10 Bowhunting Sins

Don't Let These Bowhunting Mistakes Ruin Your Hunt

Your best chance of success in the whitetail woods is often on opening day. (C.J. Davis photo)

Bowhunting is never easy. Animal behavior, hunting pressure, food and water supply, and weather can all change on a dime and make things tough. But nothing is more frustrating than letting things within our control foil our attempts to make a kill. Over the years, I've certainly made my share of bowhunting mistakes, but I'd have to say the following are probably my weakest links. I'm betting they are for most other bowhunters as well.

1. Buck Fever

Buck fever ruins bowhunting success more than any other factor, and ridding ourselves of it completely is virtually impossible. However, we can do a few things to help lessen it.

One thing that has helped me personally is to stay mentally "busy" while I'm staring at a big buck. I do this by running through a very specific pre-shot checklist. The program is made up of simple but effective steps to ensure a better shot outcome. Thinking about the list, most importantly, keeps my mind preoccupied with something other than the visual presence of seeing a big deer. This somehow calms my heartbeat, so I can keep my composure and make a good shot.

Everyone's checklist will vary, so experiment with what you think is most important based on your own experience.

Mine goes like this:

  1. Determine the shot distance.
  2. Pick a spot and place an imaginary golf ball on the deer's chest (this is where I want the arrow to strike).
  3. Is the arrow path clear? (no limbs, branches, etc.).
  4. Visualize the golf ball again.
  5. Breathe properly.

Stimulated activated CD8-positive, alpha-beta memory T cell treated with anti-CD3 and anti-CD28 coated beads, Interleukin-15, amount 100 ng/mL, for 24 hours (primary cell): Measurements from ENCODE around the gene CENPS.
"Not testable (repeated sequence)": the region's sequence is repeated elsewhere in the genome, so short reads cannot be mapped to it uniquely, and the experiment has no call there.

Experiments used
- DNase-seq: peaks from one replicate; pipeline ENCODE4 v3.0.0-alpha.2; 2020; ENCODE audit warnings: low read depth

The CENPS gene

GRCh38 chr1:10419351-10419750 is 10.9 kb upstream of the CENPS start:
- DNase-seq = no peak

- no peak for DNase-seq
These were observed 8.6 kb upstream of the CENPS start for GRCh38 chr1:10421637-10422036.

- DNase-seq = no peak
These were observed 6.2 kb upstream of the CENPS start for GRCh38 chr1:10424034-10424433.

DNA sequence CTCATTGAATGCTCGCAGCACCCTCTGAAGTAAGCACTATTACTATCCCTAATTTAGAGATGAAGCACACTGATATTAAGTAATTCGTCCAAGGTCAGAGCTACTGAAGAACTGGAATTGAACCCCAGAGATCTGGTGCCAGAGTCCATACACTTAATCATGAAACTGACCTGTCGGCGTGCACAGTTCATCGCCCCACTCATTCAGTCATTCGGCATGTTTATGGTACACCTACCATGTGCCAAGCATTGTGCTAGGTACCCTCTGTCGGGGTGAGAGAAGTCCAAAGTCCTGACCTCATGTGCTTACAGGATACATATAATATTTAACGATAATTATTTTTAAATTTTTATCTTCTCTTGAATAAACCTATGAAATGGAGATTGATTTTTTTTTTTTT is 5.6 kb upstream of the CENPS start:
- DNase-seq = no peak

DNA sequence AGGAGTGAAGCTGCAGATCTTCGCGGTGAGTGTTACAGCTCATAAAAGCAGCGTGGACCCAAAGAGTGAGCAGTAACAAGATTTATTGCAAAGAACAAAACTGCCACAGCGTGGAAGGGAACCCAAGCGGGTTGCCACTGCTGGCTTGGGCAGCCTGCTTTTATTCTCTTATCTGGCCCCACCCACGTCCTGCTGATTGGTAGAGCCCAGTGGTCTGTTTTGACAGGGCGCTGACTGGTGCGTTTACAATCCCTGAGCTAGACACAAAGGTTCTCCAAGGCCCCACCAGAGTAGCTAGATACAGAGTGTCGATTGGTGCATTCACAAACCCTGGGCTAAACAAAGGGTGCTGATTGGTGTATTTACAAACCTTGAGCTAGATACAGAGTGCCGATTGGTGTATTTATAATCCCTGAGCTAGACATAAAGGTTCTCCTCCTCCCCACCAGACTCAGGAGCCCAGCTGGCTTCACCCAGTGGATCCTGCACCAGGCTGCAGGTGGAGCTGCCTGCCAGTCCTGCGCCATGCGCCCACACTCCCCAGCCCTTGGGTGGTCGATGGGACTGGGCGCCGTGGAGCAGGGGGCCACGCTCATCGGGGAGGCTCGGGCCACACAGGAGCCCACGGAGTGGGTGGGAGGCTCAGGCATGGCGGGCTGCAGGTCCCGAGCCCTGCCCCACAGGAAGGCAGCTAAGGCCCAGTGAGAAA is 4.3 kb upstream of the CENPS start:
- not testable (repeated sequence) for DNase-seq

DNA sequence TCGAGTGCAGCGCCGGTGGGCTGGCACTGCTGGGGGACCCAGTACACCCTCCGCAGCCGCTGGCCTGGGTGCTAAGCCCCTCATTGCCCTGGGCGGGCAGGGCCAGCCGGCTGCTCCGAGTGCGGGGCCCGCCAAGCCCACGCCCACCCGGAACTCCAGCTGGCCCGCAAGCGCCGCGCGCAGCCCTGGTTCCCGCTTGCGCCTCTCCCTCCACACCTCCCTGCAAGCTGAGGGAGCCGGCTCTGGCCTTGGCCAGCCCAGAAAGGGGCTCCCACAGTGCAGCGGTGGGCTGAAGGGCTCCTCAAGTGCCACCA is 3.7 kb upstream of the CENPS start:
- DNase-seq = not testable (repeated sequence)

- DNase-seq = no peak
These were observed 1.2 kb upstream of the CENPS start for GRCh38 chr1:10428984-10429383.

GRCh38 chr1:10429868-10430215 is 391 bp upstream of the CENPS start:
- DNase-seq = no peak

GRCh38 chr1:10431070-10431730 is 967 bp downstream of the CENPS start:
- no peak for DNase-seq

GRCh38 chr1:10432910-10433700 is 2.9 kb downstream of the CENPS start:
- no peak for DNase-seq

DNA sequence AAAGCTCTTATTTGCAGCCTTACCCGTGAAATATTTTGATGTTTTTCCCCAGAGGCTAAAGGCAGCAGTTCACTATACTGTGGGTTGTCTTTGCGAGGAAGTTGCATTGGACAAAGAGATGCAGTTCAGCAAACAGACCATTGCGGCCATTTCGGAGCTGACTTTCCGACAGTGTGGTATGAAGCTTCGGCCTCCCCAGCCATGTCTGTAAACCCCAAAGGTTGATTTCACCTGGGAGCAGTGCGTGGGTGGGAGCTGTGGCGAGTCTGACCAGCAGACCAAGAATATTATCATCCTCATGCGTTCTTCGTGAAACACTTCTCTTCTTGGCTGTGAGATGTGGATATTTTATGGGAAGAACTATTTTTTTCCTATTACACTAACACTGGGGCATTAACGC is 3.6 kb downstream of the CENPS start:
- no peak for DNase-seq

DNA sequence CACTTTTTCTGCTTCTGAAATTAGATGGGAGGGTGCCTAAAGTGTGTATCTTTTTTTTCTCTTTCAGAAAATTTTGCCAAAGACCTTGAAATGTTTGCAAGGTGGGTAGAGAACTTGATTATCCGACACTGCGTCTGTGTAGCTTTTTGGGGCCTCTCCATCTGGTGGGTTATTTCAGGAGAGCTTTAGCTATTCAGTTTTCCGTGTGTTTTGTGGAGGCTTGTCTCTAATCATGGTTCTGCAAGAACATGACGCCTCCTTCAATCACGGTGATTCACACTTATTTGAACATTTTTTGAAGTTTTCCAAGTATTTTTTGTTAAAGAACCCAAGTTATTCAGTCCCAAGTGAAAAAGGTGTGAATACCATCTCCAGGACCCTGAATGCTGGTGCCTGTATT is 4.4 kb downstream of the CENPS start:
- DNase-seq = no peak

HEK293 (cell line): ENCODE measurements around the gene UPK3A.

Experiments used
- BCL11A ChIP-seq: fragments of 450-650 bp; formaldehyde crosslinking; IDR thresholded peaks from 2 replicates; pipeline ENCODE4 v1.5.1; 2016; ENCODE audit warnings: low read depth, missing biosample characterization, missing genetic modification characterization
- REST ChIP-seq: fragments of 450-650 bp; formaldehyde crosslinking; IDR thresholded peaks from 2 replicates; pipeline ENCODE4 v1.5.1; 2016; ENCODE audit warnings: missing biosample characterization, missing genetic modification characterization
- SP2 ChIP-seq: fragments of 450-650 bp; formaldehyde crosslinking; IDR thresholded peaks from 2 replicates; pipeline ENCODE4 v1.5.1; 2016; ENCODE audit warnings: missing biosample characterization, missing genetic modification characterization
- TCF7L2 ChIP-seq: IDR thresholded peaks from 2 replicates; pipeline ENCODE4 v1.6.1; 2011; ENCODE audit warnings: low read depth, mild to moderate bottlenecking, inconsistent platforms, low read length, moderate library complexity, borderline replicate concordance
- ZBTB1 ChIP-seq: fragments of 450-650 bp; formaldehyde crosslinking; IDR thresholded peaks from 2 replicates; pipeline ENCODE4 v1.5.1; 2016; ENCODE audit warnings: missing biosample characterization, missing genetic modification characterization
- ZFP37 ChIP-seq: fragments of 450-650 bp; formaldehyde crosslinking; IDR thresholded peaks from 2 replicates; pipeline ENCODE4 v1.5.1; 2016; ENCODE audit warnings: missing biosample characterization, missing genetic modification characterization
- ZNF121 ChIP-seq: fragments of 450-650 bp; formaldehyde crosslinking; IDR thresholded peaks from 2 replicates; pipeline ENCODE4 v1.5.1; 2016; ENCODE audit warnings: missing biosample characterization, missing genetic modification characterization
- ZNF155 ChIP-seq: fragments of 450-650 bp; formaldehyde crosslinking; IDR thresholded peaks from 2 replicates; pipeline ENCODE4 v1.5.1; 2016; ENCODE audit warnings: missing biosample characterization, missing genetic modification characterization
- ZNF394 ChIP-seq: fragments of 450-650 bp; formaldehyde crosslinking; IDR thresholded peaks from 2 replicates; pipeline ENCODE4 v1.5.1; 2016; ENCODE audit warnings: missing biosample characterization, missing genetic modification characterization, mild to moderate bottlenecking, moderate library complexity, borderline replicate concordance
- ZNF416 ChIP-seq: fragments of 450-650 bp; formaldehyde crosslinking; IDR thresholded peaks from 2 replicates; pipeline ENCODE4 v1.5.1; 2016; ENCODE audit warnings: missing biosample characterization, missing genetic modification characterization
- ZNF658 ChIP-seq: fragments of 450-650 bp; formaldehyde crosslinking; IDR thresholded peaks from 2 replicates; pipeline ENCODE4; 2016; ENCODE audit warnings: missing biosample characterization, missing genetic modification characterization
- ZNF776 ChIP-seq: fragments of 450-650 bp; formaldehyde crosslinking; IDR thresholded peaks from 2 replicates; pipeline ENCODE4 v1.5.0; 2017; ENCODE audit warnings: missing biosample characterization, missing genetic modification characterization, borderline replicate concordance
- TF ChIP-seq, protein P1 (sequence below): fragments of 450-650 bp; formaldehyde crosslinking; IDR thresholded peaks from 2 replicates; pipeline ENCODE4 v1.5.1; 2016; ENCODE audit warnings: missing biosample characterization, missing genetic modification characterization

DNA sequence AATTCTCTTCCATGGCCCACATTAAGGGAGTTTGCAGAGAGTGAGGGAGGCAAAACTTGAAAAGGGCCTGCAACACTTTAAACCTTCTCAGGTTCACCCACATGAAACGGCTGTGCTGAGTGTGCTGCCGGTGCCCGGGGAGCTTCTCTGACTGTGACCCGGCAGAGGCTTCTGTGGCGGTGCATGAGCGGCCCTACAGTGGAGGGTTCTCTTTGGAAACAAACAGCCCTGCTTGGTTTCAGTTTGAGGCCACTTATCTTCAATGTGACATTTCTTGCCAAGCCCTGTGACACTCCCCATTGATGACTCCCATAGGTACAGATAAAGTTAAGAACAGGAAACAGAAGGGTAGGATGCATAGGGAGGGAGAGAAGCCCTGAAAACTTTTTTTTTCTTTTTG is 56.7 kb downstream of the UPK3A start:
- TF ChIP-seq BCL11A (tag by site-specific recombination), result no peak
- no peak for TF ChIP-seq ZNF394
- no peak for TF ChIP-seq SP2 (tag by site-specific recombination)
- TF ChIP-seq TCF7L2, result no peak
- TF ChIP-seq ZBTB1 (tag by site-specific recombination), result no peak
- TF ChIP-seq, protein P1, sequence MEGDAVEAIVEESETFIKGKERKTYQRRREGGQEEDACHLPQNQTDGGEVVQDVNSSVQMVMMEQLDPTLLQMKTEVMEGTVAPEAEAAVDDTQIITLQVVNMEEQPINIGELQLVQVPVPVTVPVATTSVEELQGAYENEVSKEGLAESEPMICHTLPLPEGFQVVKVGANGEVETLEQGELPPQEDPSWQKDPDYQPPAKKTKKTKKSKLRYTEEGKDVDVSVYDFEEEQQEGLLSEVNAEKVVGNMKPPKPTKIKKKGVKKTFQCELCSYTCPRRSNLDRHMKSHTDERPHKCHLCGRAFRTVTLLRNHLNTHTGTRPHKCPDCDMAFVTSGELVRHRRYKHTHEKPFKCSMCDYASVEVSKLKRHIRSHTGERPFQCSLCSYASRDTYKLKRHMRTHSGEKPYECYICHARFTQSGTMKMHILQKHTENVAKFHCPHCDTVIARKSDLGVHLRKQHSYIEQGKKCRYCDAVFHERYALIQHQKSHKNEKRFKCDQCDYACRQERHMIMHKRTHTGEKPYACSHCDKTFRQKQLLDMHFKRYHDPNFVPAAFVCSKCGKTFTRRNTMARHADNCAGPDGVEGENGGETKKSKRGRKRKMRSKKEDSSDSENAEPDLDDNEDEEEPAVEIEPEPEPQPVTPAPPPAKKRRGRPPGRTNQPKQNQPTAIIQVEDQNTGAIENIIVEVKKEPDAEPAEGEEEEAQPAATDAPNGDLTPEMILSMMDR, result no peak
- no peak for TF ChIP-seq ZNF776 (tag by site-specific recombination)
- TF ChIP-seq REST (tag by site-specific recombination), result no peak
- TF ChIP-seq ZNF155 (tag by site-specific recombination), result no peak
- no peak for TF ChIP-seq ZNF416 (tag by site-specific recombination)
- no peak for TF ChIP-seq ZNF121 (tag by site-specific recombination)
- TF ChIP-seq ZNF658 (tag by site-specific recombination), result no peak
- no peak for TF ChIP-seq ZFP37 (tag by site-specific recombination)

6. Place the sight pin on the golf ball. Don't force it still.
  7. Relax, Be Patient ... Settle In... 8. Back Tension. Keep Pulling. Aim. Aim. Do not punch the trigger.

Growing more familiar with the moment of truth is also helpful. There are two ways to do this: hunt every chance you get and practice mental imagery.

By shooting plenty of does, varmints and small game, you'll find yourself facing heated shots more regularly. This will make you more comfortable and accustomed at handling higher-stakes shooting at bigger game.

In addition, using mental-imagery exercises is yet another tool you can use to help combat buck fever. It works because your mind has a hard time differentiating real-life situations from imagined ones. Such vivid, mental details will trick you into thinking that you truly are experiencing real-life hunting and buck fever, but only in your dream can you play the script back over and over until you come out on top and make a perfect shot.  

As you practice this tool over and over, it'll become more second nature and effective. Don't dismiss it as a bunch of mumbo-jumbo, because it's not. Professional athletes are taught this skill early on in their careers by professional coaches because it works.

2. Opening Day Warm Up

As humans, we like to "settle in" to things, and we often approach hunting in the same way.

However, this mindset rarely yields favorable results, especially in hunting whitetails. The first day on stand happens to be the best. Why? Because the hunting area is still fresh and uncontaminated, and the odds of catching a big buck off-guard and totally by surprise are at their peak. There is no warm-up for what's to come.  

Teach yourself to get psyched about opening morning, as if it'll be your only chance on stand. This attitude will keep you alert and ready to strike.

The same goes for stalking mulies, elk or pronghorn. Make every stalk, every possible shooting opportunity, as if it'll be your only one. Follow the motto: "There is no tomorrow,"  because the next day could bring bad weather, more hunting pressure, no animal sightings, and so on. Then what? Control what you can. Exercise patience when needed but be aggressive when you can. You'll sneak up on more game doing this.